Though Starbucks personalises its customer’s order by writing his or her name on the cup, leveraging technology, the brand has taken personalisation many steps ahead. It has added personalisation elements to its app. App can remember a customer’s favourite order, suggest complimentary food items with that order, send personalised offers and discounts that go far beyond a special birthday discount and suggest the picking location. Furthermore, Starbucks sends interactive games to its loyalty program members through its mobile app. These games are personalised using data gathered from a customer’s past digital interactions. This example showcases that through personalisation, brands can enhance customer experience that could lead to improved brand loyalty and retention.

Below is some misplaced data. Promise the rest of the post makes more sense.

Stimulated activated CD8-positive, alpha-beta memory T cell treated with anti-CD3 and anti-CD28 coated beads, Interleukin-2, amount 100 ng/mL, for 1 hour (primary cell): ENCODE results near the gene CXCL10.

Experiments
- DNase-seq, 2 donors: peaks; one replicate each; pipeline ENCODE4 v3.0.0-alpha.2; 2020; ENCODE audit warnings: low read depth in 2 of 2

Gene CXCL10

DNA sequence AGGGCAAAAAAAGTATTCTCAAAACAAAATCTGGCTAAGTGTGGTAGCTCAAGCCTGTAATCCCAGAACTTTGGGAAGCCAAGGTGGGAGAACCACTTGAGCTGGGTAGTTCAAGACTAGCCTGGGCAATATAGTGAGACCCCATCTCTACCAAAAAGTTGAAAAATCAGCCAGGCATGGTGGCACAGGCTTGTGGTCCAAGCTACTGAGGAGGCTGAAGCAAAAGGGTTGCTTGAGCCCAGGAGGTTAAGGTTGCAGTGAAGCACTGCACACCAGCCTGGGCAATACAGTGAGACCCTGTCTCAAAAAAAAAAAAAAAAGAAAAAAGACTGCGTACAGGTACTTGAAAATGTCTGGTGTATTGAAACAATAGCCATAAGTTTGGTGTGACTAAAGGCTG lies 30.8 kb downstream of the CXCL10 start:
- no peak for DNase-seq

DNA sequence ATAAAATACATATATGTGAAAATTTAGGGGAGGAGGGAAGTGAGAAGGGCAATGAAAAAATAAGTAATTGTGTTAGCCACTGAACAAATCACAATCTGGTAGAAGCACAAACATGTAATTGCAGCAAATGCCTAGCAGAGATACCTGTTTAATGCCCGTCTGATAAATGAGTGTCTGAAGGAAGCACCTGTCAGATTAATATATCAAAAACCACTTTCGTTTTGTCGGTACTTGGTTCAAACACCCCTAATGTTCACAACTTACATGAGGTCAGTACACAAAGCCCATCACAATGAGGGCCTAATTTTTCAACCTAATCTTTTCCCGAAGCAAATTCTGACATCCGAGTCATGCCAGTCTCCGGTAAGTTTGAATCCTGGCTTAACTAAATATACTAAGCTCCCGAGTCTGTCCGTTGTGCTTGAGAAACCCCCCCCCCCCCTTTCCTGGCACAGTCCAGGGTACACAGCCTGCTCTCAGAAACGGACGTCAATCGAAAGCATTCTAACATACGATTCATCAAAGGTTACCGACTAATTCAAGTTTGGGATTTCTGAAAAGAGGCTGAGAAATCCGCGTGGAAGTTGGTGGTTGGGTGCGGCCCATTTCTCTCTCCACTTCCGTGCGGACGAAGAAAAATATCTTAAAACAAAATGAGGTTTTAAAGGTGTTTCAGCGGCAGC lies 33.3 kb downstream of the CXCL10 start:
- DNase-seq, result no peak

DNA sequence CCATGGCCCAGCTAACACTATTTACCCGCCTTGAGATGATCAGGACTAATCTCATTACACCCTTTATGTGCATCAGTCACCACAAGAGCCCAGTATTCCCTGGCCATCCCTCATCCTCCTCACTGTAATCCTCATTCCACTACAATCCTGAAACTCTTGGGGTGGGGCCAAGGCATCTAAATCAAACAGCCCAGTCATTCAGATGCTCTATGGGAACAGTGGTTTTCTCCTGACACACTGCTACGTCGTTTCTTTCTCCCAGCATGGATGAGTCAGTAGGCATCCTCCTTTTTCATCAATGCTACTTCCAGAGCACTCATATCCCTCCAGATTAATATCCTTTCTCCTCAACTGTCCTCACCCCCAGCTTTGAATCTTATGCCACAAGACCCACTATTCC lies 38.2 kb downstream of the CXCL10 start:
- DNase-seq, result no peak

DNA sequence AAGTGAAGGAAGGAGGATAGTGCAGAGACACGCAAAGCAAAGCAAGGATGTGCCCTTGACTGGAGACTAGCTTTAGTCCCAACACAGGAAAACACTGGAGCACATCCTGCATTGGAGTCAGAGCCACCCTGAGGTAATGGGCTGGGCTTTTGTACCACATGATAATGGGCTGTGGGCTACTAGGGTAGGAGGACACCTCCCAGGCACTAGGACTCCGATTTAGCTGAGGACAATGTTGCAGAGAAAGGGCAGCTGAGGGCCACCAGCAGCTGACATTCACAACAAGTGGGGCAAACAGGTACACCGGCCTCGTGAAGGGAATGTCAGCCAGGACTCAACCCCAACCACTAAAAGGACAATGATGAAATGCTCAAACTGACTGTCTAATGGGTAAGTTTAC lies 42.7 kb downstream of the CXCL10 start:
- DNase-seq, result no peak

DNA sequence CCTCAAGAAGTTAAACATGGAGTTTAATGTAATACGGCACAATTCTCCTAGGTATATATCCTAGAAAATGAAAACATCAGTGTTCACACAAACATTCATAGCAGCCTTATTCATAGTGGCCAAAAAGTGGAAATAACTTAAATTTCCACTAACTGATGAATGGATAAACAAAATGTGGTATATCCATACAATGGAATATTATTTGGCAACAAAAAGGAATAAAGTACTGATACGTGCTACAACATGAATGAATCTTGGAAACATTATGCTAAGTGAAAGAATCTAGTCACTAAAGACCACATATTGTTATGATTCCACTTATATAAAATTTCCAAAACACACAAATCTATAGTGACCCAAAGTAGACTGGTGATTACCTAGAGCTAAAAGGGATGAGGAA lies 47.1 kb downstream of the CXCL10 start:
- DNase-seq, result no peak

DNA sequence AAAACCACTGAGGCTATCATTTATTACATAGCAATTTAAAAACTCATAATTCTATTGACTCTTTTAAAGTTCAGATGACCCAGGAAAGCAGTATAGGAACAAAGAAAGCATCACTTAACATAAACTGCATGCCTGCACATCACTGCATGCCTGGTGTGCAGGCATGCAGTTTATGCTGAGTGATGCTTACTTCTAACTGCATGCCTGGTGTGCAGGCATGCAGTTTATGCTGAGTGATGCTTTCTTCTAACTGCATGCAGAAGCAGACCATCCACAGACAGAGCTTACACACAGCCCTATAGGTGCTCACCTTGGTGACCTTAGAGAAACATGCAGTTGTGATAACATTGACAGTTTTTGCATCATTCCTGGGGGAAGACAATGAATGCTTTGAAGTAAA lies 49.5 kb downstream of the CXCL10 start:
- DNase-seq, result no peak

GOQii, a smart tech-enabled healthcare platform offers personalised lifestyle coaching from experts to its users. It connects users’ activity tracker to a professional health and fitness coach of their choice via the GOQii app. Based on the data, an expert (fitness coach) knows what a user is supposed to do next. Coach tells users what they need to do, and motivates them. This practice enhances the value of GOQii brand and makes it more relevant in the life of its customers. This example showcases that if a brand can predict the upcoming needs of individual customers and send them reminders about right things at the right time then it can become more relevant in their life.